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Sunday, October 19, 2014

Lectures on Revivals of Religion, by Charles Grandison Finney, 5

III. I AM TO CONSIDER THE AGENCIES EMPLOYED IN CARRYING FORWARD A REVIVAL OF RELIGION.
Ordinarily, there are three agents employed in the work of conversion, and one instrument. The agents are God,—some person who brings the truth to bear on the mind,—and the sinner himself. The instrument is the truth. There are always two agents, God and the sinner, employed and active in every case of genuine conversion. 

1. The agency of God is two-fold; by his Providence and by his Spirit.
(1.) By his providential government, he so arranges events as to bring the sinner’s mind and the truth in contact. He brings the sinner where the truth reaches his ears or his eyes. It is often interesting to trace the manner in which God arranges events so as to bring this about, and how he sometimes makes every thing seem to favor a revival. The state of the weather, and of the public health, and other circumstances concur to make every thing just right to favor the application of truth with the greatest possible efficacy. How he sometimes sends a minister along, just at the time he is wanted! How he brings out a particular truth, just at the particular time when the individual it is fitted to reach is in the way to hear! 

(2.) God’s special agency by his Holy Spirit. Having direct access to the mind, and knowing infinitely well the whole history and state of each individual sinner, he employs that truth which is best adapted to his particular case, and then sets it home with Divine power. He gives it such vividness, strength, and power, that the sinner quails, and throws down his weapons of rebellion, and turns to the Lord. Under his influence, the truth burns and cuts its way like fire. He makes the truth stand out in such aspects, that it crushes the proudest man down with the weight of a mountain. If men were disposed to obey God, the truth is given with sufficient clearness 17in the Bible; and from preaching they could learn all that is necessary for them to know. But because they are wholly disinclined to obey it, God clears it up before their minds, and pours in a blaze of convincing light upon their souls, which they cannot withstand, and they yield to it, and obey God, and are saved.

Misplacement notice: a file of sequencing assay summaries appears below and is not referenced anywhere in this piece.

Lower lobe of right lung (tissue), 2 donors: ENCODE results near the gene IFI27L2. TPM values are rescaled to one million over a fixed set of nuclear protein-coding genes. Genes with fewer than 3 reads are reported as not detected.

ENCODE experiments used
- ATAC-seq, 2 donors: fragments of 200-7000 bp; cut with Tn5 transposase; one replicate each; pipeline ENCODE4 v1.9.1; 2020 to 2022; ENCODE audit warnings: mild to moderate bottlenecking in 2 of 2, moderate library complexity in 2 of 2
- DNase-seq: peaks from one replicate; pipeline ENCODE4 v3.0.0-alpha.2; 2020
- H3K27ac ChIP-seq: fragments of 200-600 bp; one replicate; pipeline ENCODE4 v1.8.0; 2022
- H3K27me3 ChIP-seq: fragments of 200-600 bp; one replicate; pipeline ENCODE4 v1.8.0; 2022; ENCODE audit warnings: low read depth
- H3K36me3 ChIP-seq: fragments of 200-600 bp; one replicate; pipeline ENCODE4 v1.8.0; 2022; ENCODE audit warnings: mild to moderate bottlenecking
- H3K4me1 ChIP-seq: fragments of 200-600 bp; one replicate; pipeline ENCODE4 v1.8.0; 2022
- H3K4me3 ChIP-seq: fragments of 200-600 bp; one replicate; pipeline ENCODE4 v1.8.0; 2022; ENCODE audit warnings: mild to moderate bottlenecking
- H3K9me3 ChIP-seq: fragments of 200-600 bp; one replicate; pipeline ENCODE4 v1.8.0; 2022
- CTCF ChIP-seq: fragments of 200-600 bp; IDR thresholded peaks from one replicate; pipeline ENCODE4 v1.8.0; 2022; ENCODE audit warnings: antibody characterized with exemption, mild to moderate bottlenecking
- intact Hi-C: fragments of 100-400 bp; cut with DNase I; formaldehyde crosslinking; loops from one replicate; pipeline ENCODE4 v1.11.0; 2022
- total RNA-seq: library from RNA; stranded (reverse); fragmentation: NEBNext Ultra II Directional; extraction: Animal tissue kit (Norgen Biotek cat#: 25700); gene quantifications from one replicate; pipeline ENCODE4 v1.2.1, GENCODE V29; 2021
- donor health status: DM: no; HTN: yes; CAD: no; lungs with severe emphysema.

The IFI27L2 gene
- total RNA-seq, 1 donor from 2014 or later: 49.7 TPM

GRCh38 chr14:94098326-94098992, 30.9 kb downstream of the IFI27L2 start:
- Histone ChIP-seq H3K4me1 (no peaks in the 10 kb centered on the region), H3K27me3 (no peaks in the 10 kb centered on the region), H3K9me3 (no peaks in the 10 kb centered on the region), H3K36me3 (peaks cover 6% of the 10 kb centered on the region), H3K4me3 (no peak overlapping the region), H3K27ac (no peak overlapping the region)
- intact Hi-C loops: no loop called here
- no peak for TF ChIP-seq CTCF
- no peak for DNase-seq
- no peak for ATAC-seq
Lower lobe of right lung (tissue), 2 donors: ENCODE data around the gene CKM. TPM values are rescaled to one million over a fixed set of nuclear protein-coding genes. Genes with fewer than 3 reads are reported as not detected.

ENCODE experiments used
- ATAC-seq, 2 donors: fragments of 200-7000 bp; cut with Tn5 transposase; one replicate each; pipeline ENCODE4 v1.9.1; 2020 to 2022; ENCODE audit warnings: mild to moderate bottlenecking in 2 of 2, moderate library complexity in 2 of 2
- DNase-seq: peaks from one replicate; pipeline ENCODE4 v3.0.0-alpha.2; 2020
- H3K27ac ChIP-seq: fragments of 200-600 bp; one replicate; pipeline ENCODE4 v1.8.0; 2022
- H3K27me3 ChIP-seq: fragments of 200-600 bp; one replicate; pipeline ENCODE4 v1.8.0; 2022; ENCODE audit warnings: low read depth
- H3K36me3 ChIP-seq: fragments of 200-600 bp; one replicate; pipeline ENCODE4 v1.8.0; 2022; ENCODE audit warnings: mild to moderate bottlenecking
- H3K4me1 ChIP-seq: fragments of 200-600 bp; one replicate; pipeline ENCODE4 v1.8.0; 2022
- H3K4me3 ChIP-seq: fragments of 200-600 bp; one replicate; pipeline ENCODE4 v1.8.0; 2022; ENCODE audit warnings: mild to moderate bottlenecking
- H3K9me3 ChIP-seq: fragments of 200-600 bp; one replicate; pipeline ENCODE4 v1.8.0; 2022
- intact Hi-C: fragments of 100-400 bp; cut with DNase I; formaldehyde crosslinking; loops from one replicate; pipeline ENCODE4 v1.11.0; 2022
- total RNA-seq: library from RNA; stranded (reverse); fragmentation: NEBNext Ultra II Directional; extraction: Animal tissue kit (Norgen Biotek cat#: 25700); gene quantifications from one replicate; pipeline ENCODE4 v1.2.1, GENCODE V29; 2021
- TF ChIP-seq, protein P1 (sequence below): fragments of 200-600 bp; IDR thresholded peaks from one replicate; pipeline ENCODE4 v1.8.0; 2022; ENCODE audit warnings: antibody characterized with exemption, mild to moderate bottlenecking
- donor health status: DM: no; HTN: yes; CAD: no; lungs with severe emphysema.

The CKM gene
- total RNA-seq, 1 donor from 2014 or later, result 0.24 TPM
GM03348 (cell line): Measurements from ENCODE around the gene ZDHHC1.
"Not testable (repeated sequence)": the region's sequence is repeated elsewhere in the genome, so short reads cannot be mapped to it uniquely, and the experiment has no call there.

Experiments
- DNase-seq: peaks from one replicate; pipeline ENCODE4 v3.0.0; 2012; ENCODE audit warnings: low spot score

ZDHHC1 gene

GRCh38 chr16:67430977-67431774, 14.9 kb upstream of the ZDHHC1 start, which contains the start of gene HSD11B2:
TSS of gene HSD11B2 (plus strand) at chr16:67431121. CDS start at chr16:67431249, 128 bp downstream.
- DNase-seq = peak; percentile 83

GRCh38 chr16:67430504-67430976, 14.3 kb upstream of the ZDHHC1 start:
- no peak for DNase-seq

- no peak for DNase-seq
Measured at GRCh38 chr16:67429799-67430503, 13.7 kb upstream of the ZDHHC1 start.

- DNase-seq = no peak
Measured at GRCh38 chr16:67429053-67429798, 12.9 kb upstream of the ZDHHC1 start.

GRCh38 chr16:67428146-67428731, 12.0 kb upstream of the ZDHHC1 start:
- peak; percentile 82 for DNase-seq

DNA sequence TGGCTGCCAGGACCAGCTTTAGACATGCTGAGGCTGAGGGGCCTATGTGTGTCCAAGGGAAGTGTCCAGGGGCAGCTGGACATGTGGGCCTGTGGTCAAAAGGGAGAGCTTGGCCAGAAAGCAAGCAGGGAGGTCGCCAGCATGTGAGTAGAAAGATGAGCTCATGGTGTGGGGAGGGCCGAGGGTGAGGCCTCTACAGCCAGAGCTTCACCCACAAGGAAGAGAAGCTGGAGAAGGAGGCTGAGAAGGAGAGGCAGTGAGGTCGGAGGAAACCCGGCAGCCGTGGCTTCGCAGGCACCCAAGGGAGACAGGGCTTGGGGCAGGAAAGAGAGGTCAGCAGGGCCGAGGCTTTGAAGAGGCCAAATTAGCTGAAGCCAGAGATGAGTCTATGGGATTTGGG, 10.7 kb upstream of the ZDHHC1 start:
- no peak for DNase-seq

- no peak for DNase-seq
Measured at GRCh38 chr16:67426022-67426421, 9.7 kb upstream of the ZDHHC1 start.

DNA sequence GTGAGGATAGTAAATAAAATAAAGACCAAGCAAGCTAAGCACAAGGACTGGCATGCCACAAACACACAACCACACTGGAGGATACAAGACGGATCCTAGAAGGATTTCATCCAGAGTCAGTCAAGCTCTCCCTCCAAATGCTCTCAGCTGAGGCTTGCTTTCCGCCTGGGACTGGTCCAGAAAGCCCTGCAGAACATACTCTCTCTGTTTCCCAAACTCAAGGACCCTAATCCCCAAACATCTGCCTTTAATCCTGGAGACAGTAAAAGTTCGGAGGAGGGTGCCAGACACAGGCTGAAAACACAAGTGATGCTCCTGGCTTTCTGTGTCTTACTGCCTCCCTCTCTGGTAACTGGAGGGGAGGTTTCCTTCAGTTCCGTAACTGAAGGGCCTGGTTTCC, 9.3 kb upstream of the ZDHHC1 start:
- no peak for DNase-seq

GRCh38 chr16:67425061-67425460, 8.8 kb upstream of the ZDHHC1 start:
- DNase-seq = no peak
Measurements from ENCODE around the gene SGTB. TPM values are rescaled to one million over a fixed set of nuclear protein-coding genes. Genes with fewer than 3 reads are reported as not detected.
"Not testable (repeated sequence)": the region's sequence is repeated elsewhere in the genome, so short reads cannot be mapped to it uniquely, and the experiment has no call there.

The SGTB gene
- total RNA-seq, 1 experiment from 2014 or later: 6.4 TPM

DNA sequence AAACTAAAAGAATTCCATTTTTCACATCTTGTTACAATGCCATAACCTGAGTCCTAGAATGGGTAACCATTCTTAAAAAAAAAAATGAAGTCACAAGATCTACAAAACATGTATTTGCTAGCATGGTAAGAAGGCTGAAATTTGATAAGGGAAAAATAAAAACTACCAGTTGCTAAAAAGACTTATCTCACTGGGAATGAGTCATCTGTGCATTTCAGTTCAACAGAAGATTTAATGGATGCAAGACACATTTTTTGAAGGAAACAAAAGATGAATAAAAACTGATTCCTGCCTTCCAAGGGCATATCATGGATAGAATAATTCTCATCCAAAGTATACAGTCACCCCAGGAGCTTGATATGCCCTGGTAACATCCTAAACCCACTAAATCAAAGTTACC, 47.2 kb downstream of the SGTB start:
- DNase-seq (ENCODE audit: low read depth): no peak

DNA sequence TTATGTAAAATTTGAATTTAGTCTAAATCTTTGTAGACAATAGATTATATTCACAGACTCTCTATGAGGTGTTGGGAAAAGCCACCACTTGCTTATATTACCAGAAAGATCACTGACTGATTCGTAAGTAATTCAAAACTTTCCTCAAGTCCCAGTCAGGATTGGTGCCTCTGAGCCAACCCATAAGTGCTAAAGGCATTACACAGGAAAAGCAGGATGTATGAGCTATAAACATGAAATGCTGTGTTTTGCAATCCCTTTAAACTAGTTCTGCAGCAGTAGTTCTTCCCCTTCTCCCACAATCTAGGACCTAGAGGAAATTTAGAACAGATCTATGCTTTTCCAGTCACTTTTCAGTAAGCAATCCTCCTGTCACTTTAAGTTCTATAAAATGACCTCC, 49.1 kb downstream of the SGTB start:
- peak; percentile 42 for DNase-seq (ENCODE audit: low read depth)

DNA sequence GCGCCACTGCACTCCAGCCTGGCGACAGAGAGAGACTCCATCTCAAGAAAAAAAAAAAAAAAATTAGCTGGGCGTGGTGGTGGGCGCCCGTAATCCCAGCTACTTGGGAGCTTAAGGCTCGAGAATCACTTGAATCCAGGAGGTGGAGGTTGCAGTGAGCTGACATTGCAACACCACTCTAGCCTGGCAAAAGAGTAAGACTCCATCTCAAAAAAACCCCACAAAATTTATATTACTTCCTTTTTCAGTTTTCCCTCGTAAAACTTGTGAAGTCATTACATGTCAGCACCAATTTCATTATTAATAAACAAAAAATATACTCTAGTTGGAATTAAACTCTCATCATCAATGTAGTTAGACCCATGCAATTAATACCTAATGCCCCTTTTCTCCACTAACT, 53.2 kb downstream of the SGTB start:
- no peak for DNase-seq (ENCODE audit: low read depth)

2. The agency of men is commonly employed. Men are not mere instruments in the hands of God. Truth is the instrument. The preacher is a moral agent in the work; he acts; he is not a mere passive instrument; he is voluntary in promoting the conversion of sinners. 

3. The agency of the sinner himself. The conversion of a sinner consists in his obeying the truth. It is therefore impossible it should take place without his agency, for it consists in his acting right. He is influenced to this by the agency of God, and by the agency of men. Men act on their fellow-men, not only by language, but by their looks, their tears, their daily deportment. See that impenitent man there, who has a pious wife. Her very looks, her tenderness, her solemn, compassionate dignity, softened and moulded into the image of Christ are a sermon to him all the time. He has to turn his mind away, because it is such a reproach to him. He feels a sermon ringing in his ears all day long.
Mankind are accustomed to read the countenances of their neighbors. Sinners often read the state of a Christian’s mind in his eyes. If his eyes are full of levity, or worldly anxiety and contrivance, sinners read it. If they are full of the Spirit of God, sinners read it; and they are often led to conviction by barely seeing the countenance of Christians.

The previous post in this series is here. Charles Grandison Finneyʼs Lectures on Revivals of Religion is in the public domain, as I understand it. It is available here. Thanks for reading. Seek revival. 

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